The lights generally need to be replaced typically every 9-12 months (but of course it depends on how long you leave your lights on). I have read that with typical use par begins to drop somewhere around 7-9 months. Cost is generally 10-20 dollars a bulb depending on what type/brand you buy.

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What is brighter?

In theory, T5HO bulbs should be the brightest; however, this is not always the case. T5HO fixtures with good bulbs throw off a lot of light, in fact, far more than most fixture/bulb combinations. I find the brightness of a bulb tends to be user specific though. What I find bright, for example, my mother may not. She tends to think LEDs cast a brighter light, yet I staunchly disagree—I'm in favour of T5HO bulbs when it comes to this question. What one person finds bright may actually be a predisposition (or bias) towards whiter lights. This is clearly demonstrated in the case I presented—that is LEDs tend to produce a more crisp white light.

Now, in regards to your actual question, I would have to say high output fluorescent tubes. Compact fluorescent tubes create a fair amount of light, but they tend to be designed for use in smaller fixtures. In contrast, high output bulbs are designed for use in larger more powerful fixtures. In a tank 36" long, it almost isn't worth buying compact fluorescents for this reason. Don't get me wrong, you can, but I think they are far better suited on smaller planted tanks. It is a practicality thing. CF bulbs are generally perfect for use in desk lamps and other small fixtures. For this reason alone, many professionally micro-planted and smaller aquascaped tanks are lit using CF bulbs. They provide a certain flexibility fixture-wise, that bigger, more powerful fixtures do not.

How do they compare to each other?

I believe I answered this extensively enough above. If, however, you have any more questions, feel free to ask.

What lasts longer?

This I cannot definitively answer. Some bulbs go bad before others, and others seemingly last forever. At the end of the day, it will all come down to how regularly they are used. Since you have a planted tank I can safely assume they will run for at least 6 hours daily. This, in my opinion, constitutes extensive regular use. Most fluorescent bulbs will claim to last for anywhere between 18-24 months. However, as bulbs burn, the colour spectrum of the bulb shifts. It may not be noticeable to the human eye; however, your plants will invariably notice. This may sound bad, but your plants will adapt because bulbs will not shift spectrum-wise in the extremes.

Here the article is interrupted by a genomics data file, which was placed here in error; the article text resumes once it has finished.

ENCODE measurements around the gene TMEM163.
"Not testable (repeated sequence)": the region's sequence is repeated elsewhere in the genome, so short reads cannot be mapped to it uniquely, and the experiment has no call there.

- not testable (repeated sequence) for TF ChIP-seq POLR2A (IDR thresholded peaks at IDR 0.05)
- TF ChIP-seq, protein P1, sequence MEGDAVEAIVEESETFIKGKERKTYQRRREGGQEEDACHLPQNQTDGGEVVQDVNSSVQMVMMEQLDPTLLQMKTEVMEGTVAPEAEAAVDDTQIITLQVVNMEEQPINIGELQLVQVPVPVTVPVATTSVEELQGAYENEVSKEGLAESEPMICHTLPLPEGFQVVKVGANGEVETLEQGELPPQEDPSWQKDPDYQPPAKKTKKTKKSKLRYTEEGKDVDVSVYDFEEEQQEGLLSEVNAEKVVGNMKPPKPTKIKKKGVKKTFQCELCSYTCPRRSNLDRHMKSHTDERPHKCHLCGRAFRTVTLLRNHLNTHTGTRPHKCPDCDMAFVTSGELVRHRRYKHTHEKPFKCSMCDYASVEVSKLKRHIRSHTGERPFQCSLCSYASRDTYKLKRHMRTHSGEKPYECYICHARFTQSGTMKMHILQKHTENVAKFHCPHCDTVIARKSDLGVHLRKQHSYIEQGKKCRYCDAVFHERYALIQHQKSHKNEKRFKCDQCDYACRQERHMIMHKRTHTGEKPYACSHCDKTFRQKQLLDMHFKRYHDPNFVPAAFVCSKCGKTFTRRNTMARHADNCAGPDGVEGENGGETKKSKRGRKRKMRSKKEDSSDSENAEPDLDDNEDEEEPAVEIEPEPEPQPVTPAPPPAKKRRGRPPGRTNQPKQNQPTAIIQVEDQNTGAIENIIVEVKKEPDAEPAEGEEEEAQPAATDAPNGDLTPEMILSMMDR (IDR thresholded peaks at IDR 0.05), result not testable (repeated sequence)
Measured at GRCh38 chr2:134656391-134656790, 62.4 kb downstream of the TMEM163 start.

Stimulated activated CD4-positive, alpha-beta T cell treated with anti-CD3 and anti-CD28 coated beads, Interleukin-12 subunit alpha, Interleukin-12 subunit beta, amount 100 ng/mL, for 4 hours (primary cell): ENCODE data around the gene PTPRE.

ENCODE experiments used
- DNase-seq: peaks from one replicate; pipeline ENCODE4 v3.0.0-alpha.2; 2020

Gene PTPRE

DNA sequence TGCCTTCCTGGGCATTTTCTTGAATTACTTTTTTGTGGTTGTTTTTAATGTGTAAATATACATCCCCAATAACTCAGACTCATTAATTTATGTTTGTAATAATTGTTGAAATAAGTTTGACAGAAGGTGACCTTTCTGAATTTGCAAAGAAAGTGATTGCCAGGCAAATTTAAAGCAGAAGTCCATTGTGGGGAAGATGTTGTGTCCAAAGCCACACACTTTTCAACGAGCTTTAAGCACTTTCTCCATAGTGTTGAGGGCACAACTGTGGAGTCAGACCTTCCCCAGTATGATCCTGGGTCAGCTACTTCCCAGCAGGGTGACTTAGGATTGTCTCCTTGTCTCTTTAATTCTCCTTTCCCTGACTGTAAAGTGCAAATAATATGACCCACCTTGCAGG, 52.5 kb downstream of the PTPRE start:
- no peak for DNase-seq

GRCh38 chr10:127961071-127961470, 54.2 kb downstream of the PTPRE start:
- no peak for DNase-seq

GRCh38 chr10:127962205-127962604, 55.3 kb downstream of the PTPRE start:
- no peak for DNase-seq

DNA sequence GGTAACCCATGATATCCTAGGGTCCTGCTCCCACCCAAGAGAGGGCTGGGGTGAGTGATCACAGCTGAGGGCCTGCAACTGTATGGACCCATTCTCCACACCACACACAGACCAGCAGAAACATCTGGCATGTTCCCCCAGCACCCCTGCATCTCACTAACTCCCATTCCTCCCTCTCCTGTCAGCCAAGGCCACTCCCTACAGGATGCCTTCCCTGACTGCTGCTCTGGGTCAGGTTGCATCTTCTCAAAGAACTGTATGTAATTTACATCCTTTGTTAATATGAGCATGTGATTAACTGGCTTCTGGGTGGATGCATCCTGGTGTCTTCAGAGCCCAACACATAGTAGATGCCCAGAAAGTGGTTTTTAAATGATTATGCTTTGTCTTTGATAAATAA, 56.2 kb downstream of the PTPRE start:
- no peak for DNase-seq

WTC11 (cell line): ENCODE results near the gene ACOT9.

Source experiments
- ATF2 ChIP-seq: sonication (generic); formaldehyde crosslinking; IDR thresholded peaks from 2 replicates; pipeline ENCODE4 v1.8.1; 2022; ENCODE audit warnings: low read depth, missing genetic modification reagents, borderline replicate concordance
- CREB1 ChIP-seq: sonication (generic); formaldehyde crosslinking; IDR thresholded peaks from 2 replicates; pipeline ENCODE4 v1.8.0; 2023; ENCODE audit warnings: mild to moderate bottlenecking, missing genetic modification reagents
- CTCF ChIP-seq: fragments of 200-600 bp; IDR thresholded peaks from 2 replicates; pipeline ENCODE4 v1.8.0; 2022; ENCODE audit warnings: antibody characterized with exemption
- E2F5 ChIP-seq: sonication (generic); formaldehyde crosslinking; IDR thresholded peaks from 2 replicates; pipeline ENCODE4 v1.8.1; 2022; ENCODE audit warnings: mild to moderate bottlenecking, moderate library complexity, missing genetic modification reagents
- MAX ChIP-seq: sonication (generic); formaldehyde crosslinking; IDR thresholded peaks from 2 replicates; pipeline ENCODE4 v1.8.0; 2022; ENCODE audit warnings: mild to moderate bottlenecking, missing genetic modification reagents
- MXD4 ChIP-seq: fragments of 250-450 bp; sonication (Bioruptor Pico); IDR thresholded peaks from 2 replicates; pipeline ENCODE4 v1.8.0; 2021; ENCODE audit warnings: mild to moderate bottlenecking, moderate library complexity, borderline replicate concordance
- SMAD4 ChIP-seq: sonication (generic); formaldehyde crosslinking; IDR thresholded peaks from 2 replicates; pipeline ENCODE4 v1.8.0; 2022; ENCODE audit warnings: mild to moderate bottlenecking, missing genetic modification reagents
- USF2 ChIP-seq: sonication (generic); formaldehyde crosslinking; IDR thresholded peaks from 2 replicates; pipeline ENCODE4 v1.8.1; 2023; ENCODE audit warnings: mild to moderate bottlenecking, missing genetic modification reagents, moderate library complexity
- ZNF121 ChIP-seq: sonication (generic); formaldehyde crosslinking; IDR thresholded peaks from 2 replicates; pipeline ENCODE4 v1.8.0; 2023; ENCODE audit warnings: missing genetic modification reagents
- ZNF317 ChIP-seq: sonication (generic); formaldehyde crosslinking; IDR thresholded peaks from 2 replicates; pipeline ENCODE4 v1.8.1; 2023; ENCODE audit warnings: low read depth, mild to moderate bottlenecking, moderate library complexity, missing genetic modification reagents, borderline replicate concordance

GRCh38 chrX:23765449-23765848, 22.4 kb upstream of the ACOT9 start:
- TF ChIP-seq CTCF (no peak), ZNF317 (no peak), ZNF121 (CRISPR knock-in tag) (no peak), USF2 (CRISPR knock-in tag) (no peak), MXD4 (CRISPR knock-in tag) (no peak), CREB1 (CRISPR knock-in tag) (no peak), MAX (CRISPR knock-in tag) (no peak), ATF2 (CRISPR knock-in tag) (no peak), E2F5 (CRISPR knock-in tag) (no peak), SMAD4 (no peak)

Plants will make use of all colour spectrums, that said, they grow best when bulbs are high in red and green wavelengths (blue stimulates the plant's shade response). To keep things lush and operating smoothly, you can expect to replace your bulbs around every 12-18 months. Use your own discretion, if things look like they aren't growing adequately anymore (and you have not changed anything nutrient-wise), then chances are your bulbs might need replacing.

Most cost effective?

Good quality high output bulbs (T5HO) will cost the most. If you mean in terms of electricity bill and performance, none of the fixtures should increase your bill's footprint. As aforementioned, the high output fixtures/bulbs are the most power hungry; but the increase in your bill, should you choose to use these bulbs, will be non-existent or marginal at best.

Heat problems?

All bulbs get hot, however, none will become hot enough to alter your water temperature. There are exceptions to this (for example, incandescent lighting), but incandescent bulbs are now archaic and have fallen out of use.

Do plants thrive more with one or the other?

Short answer: no. Plants do not care what fixture you use; instead they only care about PAR (photosynthetically active radiation). Provided your lights produce enough PAR for the plants in your tank, you shouldn't run into any problems. Do keep in mind though, that aquatic plants tend to grow less full with blue spectrum bulbs—it stimulates their shade response. Subsequently, the will grow tall (towards the light source) instead of full. Avoid actinic and other blue bulbs for this reason; they are better suited for marine tanks. Blue is the most penetrative light wavelength, hence why it is used for corals. In the ocean 'blue' light is what corals have evolved to expect.

I hope this answers all of your questions. :)

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thanks! i'm going to go with a T5 HO fixture.